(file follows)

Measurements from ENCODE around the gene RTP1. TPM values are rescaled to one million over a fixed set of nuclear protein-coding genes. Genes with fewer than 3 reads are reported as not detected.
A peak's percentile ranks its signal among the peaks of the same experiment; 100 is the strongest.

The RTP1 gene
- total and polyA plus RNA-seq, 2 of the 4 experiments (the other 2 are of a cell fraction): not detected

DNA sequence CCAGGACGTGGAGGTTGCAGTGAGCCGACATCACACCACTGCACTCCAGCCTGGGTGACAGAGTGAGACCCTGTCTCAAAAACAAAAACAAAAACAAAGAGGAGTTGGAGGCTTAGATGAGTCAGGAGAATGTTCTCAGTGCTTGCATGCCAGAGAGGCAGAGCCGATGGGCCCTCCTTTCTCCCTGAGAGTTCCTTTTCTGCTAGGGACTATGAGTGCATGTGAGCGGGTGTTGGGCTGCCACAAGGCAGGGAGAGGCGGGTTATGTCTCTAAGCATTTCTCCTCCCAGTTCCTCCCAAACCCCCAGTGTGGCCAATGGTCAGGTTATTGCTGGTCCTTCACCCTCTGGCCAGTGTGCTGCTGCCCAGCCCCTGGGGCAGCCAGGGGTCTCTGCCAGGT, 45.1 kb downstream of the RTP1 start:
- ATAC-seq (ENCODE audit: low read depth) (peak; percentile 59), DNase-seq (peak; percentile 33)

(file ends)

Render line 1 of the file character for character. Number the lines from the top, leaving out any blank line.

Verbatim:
Measurements from ENCODE around the gene RTP1. TPM values are rescaled to one million over a fixed set of nuclear protein-coding genes. Genes with fewer than 3 reads are reported as not detected.